As if the thought of starting a new job assignment at a new facility wasn’t nerve-wracking enough, you have just been told that you will be required to take the Performance Based Development System (PBDS) test. Cue the eye roll and heavy sigh.
We know you’re already working long hours and do not need yet another thing added to your plate. However, it’s vital that you understand the importance of this test, and more importantly, the testing methodology used to ensure your success. Don’t worry
though - we’re here to help!
Some brief details
Since 2010, more than 500 healthcare providers nationwide have been using the PBDS test to gauge your critical thinking skills. In short, it’s a good way for you to know if there are areas that you could benefit by brushing up on.
This timed test usually takes between two and four hours to complete. It is often administered at the facility where you will be working,
but may be assigned to you to take online. The test is a multi-step, computer-based assessment consisting of short video clips of patient scenarios where you will be asked to recognize a problem, provide action steps for treatment/intervention and provide the rationale for your response. Each hospital works to develop specific assessments for patient events that most often occur at their facility.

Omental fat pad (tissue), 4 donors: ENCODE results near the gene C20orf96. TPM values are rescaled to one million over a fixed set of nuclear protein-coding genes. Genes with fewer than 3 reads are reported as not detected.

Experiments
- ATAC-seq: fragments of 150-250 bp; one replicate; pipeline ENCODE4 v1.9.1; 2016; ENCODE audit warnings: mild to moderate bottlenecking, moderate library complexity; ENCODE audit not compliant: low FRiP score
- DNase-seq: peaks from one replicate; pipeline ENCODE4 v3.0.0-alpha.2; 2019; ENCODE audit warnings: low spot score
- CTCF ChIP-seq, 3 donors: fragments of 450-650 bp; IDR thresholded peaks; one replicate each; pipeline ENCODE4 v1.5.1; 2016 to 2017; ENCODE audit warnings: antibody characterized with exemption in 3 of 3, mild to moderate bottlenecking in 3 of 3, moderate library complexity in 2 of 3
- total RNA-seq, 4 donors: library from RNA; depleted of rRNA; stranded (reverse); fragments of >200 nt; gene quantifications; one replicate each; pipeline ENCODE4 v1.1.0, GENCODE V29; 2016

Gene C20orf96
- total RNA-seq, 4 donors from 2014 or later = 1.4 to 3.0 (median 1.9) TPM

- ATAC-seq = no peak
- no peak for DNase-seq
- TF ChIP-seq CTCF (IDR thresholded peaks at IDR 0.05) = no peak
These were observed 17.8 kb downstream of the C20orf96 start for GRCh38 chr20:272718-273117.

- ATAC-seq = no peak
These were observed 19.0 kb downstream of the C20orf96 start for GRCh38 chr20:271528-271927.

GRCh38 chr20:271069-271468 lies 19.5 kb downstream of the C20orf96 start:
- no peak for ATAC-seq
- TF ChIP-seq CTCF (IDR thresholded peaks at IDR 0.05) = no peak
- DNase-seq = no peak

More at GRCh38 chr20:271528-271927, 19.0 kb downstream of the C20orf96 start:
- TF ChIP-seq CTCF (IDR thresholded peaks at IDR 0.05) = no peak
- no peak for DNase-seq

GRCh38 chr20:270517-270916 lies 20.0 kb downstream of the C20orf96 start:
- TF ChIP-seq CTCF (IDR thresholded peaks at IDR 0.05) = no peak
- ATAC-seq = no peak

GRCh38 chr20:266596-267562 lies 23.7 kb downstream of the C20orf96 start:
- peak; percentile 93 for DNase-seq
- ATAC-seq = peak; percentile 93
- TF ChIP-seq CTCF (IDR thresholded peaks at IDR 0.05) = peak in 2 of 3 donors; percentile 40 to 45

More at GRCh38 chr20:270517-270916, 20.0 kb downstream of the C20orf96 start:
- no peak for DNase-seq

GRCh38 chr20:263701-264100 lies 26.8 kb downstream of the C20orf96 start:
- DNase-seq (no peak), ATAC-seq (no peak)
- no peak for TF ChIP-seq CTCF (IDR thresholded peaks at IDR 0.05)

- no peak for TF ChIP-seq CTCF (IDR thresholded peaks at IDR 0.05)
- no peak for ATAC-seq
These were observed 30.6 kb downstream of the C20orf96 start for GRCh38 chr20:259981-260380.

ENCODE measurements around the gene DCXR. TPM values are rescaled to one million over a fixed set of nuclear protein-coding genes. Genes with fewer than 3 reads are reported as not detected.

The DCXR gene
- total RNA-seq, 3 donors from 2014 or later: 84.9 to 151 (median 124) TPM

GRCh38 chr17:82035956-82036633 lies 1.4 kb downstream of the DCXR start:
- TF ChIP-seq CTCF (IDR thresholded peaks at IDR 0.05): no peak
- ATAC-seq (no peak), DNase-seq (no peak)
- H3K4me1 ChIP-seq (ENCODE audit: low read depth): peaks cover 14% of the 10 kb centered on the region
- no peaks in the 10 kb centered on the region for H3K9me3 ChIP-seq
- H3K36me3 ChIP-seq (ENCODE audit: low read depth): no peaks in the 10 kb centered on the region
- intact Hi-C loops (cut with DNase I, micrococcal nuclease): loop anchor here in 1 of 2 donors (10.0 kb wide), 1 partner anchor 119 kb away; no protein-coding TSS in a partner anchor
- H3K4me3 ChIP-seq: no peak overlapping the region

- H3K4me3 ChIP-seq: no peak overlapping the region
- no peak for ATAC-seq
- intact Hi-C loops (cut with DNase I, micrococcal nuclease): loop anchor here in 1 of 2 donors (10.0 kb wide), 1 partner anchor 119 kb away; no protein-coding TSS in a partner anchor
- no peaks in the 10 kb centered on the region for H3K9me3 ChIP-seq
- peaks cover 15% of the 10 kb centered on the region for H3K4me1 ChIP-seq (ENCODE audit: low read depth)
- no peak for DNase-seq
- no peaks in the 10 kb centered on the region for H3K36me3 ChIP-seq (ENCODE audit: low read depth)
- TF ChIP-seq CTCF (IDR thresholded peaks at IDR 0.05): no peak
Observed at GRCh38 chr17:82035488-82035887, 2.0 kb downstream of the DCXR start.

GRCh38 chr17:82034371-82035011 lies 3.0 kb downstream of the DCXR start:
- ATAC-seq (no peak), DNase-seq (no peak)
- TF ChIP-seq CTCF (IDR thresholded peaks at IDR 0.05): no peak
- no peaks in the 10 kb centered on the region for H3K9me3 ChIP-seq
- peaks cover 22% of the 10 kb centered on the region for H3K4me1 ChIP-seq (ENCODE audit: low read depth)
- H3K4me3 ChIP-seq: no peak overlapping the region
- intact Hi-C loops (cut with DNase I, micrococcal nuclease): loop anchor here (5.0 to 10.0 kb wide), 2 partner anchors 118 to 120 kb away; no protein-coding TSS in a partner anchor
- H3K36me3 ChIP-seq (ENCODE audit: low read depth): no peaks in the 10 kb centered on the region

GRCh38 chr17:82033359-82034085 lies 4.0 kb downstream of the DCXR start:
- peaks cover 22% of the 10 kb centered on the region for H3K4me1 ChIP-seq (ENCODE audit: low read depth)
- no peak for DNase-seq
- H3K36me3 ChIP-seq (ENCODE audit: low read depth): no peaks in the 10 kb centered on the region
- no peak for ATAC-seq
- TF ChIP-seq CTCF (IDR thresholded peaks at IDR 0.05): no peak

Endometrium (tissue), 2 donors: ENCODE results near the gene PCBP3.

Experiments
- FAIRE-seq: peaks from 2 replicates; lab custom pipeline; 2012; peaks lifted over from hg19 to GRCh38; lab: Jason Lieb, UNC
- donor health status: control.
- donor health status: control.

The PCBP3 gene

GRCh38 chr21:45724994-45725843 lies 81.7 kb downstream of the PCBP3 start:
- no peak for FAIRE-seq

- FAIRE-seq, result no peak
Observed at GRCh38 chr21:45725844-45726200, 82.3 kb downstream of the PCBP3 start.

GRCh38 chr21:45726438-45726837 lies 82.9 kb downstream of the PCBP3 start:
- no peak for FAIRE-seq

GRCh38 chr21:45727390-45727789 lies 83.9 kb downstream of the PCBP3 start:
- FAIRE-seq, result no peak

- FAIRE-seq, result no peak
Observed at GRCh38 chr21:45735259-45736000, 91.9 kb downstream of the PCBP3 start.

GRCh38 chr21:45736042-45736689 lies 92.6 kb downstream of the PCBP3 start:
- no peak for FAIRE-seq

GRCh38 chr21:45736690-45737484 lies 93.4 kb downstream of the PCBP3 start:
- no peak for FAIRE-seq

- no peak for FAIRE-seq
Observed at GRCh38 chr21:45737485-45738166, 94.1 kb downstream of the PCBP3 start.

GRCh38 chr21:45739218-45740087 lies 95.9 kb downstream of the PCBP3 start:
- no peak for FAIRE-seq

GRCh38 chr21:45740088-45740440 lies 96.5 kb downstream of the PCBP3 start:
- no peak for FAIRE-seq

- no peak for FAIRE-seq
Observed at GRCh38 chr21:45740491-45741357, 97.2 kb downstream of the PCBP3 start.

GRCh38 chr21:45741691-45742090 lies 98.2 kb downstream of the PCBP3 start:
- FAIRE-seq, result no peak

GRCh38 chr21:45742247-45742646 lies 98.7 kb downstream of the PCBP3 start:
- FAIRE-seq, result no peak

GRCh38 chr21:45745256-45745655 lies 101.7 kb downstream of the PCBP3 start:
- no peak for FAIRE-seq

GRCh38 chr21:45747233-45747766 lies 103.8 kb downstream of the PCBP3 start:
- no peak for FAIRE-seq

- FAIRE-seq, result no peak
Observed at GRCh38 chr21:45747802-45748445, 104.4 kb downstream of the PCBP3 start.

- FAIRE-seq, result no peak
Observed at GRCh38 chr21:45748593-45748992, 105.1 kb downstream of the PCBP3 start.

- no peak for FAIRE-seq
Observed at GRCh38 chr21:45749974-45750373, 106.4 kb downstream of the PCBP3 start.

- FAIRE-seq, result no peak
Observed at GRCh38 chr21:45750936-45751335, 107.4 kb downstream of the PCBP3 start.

There are three focus areas of the test:
- Critical thinking: recognizing a problem, managing patient risk and prioritizing tasks
- Technical skills: safety, efficacy and efficiency knowledge
- Interpersonal communication: team building skills, conflict resolution and patient satisfaction, such as bed-side manner
So how do you prepare?
The PBDS assessment may seem intimidating, but just like any examination, there are ways you can prepare.
Before taking the exam, carefully review materials from reliable and trustworthy sources as a way to refresh yourself on information that will be covered. You will be required to make a provision diagnosis, likely a medical diagnosis, for the presented patient scenario. Remember your nursing
interventions and the ABC’s (airway, breathing and circulation) when determining your prioritized action plan for the patient scenario presented to you. Nothing on the test should be new to you — you already know how to care for your patients in real life. The only difference is you will be asked to write step-by-step details of what you would do in the scenario.
Finally, don’t forget about those old test-taking tips your parents gave you in grade school. Get plenty of rest the night before the exam, and eat a good breakfast the day of your assessment. Remember, this test will take you several hours to complete, so you want to make sure you have plenty of energy.
If you’d like to learn more about the PBDS, or just want to speak with someone about a new opportunity with Randstad, then our recruiters would like to talk with you! Update your contact information today and we will reach out to discuss your career needs.